The purpose of this study was to evaluate current clinical practices. To do this, the researchers pulled 20 patient reports from an autism diagnostic clinic, collaboratively written by SLPs, OTs, and psychologists. They then analyzed 299 phrases from these reports, coding each as:

  • descriptive (e.g. “The child’s mother and stepfather accompanied him to the appointment.”
  • interpretive, positive (e.g. “Julie was easily redirected to tasks.”)
  • interpretive, negative (e.g. “Emily was generally unable to follow simple directions.”)
  • interpretive, neutral (e.g. “He exhibited a partial smile during the balloon activity.”)

Findings from the study demonstrated that, “…interdisciplinary providers… used phrases that were interpretive and negative significantly more often than other types of statements in their written diagnostic reports.” The authors state, “… clinicians may identify strengths and resources during a diagnostic evaluation, yet make intervention and programming recommendations around a specified diagnosis with little consideration for the identified strengths or family priorities.”

So, we may not be using strengths-based writing nearly enough. Now, an initial reaction from a clinician reflecting on his/her own writing may be, “Yeah, I use negative interpretive language. But it’s because I’m trying to get this kid the services he/she needs, and school districts and insurance companies don’t exactly pony up easily.” And the authors acknowledge this barrier—that reimbursement and service provision is deeply rooted in a deficits model. But does it have to be? Is there any data to indicate that negative interpretive language is more likely to result in service provision and reimbursement? Regardless, when the client, family, and intervention outcomes are the focus, writing from a strengths-based perspective has strong supportive evidence.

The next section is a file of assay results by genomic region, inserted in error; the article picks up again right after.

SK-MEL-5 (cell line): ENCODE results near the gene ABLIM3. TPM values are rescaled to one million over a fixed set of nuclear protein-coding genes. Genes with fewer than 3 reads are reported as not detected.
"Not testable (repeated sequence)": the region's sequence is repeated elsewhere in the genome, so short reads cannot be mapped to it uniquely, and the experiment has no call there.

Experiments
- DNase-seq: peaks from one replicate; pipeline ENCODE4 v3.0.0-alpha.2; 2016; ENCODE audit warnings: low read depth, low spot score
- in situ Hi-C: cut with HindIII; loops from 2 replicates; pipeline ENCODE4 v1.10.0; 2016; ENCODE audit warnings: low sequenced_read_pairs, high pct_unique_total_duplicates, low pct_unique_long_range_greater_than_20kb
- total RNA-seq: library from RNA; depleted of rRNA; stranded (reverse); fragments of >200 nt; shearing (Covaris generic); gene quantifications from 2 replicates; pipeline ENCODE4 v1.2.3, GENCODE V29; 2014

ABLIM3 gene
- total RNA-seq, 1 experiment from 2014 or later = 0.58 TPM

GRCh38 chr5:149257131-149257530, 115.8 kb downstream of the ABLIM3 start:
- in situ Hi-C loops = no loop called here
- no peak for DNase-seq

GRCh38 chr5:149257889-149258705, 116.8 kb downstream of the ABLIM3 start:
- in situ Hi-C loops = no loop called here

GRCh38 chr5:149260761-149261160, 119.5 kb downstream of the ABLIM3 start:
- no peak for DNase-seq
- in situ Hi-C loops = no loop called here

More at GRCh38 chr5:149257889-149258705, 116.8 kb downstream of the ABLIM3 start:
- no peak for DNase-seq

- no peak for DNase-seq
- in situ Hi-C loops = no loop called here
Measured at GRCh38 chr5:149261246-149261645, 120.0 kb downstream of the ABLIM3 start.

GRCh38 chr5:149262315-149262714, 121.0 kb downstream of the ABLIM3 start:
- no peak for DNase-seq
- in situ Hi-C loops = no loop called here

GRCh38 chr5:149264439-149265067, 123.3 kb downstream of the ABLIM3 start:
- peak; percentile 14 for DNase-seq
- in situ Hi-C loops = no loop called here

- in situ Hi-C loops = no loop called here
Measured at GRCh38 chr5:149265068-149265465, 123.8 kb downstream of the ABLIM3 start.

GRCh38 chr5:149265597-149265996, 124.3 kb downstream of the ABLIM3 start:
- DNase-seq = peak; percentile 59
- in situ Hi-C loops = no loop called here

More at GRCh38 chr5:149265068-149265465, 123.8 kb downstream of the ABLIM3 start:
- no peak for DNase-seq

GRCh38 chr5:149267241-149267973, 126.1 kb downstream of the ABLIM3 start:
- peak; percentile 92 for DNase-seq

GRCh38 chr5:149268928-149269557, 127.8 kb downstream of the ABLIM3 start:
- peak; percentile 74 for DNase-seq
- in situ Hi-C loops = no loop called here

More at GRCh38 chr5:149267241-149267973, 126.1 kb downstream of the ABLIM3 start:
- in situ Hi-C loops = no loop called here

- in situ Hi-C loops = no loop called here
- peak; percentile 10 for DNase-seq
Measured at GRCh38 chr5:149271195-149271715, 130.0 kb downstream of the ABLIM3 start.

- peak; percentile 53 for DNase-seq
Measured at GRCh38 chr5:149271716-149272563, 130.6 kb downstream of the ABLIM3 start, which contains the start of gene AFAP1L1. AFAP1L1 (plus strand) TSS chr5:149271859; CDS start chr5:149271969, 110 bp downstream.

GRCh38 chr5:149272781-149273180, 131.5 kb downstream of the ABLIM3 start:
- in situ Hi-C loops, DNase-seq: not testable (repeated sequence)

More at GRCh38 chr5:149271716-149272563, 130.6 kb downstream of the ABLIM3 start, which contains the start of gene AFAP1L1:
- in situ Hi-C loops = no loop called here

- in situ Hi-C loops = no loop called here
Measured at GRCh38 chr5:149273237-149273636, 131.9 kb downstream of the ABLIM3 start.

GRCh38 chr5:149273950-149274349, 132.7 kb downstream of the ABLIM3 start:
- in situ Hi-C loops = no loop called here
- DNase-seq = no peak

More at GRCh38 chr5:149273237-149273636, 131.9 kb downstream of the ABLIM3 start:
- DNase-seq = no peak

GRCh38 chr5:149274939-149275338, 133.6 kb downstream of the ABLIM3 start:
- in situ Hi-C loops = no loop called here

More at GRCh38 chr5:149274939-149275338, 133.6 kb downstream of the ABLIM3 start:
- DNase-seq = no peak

So, how can clinicians improve their skills? First, the authors suggest that some version of “active learning strategies”, with practice, coaching, feedback are likely to work better than passively listening to a brief CE course, for example. They also suggest clinicians may audit their own work by using Figure 1 from the article (which is basically a flow chart to figure out what type of language you’re using). Also, Table 5 in the article gives example of what strengths-based writing does and doesn’t look like, such as:

  • YES: “He hit his sister twice…” (descriptive)
  • YES: “He used happy and sad facial expressions on several occasions.” (neutral interpretive)
  • YES: “He maintained good eye contact…” (positive interpretive)
  • NO: “Social interactions were difficult.” (negative interpretive)
  • NO: “He was very impulsive in the waiting area.” (negative interpretive)

As can be seen, the use of descriptive, positive interpretive, and neutral interpretive is encouraged, and the use of negative interpretive is discouraged.

The authors state, “Providers are considered a guide or agent to the family, and their role is to assist them in identifying their own strengths and resources and help them realize their potential.” Also, “By focusing on strengths, we shift the starting point of care from problems (or deficits) to strengths and abilities.”

Braun, M.J., Dunn, W., Tomcheck, S.D. (2017). A pilot study on professional documentation: do we write from a strengths perspective? American Journal of Speech­–Language Pathology. Advance online publication. doi:10.1044/2017_AJSLP-16-0117

Self-advocacy during communication breakdowns

This article shows that some children and teens with neurodevelopmental disorders are at a particularly high risk for not speaking up (or gesturing, signing, using AAC) to indicate when they don’t understand what others trying to say. Self-advocacy during communication breakdowns is particularly challenging for boys with comorbid Fragile X and Autism, and also challenging for those with Down Syndrome. In addition to clinicians simply being aware of populations at particular risk for challenges, this article is also useful because their tasks for measuring non-comprehension are well-described. Thus, clinicians could reasonably use some of the tasks as inspiration for probing non-comprehension and resultant communicative behaviors in clinical settings.